Scientist examines GM crops© Sipa Press/Rex/Shutterstock

Genetically modified (GM) crop technology is not the answer to helping UK farmers produce more food, according to the head of the country’s top crop research facility.

Achim Dobermann, chief executive of Rothamsted Research, said GM technology could be a useful tool in some areas, but growing commercial biotech crops in the UK would not bring huge benefits.

Instead of the farming industry pinning its hopes on GM crops obtaining approval for use in the UK post Brexit, growers should focus on the way they farm to help them drive yields, he said.

See also: Are we kidding ourselves on… GM?

Speaking at the Bayer Youth Ag Summit in Brussels earlier this month, Prof Doberman said there were too many barriers for GM to be accepted and adopted in the UK and across Europe.

The advancement of gene editing – which is a very different thing to GM – will change the whole picture Achim Dobermann, chief executive, Rothamsted Research

Public criticism of the technology was so fierce that it made sense to focus efforts on new technologies that were less controversial and potentially more beneficial to producers, he added.

“I don’t think GM is the major solution for agriculture,” said Prof Dobermann. “Ten years ago, if you spoke to people like me, we would have said that certain challenges require a GM solution.

“But we don’t need that anymore, because we can do it with more advanced breeding technologies. The advancement of gene editing – which is a very different thing to GM – will change the whole picture.”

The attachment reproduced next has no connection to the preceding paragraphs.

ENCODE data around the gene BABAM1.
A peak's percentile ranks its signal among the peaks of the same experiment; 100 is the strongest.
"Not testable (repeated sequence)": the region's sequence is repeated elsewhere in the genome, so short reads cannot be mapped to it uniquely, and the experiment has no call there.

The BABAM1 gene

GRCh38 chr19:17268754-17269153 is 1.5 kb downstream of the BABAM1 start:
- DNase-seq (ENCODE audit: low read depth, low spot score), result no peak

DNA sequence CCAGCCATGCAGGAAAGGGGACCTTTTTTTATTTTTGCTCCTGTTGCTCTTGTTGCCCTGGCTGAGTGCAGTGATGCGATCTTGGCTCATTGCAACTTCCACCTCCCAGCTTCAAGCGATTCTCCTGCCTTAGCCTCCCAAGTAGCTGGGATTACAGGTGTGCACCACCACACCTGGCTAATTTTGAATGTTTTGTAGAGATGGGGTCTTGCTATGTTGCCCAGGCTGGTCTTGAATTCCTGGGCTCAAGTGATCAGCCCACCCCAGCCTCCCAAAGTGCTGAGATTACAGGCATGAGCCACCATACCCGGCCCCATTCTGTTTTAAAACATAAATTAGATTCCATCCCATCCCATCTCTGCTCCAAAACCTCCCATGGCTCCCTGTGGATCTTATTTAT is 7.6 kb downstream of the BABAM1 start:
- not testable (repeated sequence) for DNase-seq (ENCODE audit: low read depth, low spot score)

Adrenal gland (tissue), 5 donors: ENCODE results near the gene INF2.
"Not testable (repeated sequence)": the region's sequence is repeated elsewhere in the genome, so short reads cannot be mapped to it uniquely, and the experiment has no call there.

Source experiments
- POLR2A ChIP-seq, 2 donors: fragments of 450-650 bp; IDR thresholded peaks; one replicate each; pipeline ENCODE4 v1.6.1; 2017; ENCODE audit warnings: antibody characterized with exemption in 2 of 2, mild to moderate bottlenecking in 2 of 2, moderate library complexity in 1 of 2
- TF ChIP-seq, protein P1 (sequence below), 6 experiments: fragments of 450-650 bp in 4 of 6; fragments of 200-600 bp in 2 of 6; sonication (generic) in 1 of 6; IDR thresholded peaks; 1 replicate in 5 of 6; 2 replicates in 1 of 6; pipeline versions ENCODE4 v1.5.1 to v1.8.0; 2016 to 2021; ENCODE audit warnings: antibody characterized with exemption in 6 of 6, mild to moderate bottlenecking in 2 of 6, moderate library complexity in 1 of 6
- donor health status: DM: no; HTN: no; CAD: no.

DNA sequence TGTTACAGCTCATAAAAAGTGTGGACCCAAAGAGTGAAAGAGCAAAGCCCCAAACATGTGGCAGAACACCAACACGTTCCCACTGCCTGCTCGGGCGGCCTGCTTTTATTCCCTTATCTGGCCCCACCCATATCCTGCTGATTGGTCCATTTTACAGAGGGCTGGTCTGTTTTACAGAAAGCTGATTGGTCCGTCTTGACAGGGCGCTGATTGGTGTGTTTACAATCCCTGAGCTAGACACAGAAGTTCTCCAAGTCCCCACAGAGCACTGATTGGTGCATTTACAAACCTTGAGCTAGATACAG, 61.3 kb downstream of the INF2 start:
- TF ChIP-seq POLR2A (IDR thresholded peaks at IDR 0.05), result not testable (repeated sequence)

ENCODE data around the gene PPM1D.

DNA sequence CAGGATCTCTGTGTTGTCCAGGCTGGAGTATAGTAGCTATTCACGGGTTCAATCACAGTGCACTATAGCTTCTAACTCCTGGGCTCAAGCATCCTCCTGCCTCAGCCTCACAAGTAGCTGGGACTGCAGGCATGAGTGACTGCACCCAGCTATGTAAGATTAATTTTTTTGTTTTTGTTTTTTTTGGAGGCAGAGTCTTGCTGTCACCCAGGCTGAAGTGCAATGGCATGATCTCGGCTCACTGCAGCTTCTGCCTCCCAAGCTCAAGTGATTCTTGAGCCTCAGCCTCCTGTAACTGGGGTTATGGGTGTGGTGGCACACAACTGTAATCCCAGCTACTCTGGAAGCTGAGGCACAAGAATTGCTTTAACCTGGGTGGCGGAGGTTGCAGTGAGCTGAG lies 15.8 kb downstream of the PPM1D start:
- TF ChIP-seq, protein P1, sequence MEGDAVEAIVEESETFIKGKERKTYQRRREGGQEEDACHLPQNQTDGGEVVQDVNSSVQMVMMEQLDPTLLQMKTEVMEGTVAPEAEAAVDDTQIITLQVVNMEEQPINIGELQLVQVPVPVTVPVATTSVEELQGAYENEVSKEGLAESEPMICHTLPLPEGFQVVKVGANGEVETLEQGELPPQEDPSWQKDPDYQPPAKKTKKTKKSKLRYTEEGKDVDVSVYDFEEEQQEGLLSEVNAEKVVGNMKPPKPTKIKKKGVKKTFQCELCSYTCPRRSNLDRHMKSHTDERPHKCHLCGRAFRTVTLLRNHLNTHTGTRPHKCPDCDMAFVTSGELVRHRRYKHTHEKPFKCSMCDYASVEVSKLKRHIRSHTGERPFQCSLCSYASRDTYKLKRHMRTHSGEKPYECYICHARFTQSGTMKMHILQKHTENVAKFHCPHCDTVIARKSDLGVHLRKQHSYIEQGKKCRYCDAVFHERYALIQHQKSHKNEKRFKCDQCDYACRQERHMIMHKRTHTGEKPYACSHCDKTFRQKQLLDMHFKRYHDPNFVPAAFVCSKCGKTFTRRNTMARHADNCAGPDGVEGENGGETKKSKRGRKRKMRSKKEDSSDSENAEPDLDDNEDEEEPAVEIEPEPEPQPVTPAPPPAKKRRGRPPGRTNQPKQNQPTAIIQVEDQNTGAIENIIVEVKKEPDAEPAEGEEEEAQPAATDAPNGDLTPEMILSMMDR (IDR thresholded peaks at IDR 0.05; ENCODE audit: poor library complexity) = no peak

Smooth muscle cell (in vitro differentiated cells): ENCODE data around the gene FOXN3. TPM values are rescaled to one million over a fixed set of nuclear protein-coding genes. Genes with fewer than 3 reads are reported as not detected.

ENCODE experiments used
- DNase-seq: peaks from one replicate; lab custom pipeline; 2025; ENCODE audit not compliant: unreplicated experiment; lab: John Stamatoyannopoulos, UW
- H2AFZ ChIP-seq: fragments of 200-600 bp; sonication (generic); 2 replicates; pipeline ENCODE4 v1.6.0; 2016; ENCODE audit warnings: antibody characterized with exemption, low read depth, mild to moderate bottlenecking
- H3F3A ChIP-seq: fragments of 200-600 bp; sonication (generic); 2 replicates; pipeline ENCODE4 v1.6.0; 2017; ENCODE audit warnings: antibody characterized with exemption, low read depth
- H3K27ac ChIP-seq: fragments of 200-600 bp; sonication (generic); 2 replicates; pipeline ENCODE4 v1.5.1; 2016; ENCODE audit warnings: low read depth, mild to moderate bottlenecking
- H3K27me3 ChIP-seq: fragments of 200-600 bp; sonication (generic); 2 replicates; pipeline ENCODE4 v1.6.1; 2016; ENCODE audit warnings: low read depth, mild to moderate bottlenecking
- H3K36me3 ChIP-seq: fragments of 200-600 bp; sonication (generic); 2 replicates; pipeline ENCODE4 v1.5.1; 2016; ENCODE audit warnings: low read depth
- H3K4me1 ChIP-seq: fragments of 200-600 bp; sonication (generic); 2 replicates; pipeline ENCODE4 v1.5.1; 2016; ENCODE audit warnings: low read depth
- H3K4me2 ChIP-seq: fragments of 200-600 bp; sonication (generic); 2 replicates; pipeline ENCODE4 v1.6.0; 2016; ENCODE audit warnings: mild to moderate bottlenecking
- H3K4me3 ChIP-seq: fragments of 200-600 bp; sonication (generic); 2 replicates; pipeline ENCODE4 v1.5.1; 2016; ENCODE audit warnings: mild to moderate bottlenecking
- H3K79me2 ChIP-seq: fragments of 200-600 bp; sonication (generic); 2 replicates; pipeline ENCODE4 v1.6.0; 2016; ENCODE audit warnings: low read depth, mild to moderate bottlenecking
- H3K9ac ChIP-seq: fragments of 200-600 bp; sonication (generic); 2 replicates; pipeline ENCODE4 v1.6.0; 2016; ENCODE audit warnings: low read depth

Prof Dobermann said GM technology was a “useful tool” in an array of answers for the challenge of how to feed the world, particularly with the development of niche crops such as Rothamsted’s GM oilseed plant false flax, which produces fish oils.

But other than making some agronomic practices easier, the technology was not essential to UK growers, he added.

“If you look long and hard at whether you need a commercial GM crop in the UK, except for the odd niche crop, [I would say] probably not,” Prof Dobermann explained.

“We could become leaders in it if we wanted to, as we have invested so much [into research] that could be turned into commercial prospects, but I don’t think it would be viewed as a top priority.

“I’ve realised that despite the good things we can do with genetics, it’s about the business of agriculture. If we don’t know how to grow crops or look after animals then we just can’t get the results that are needed.”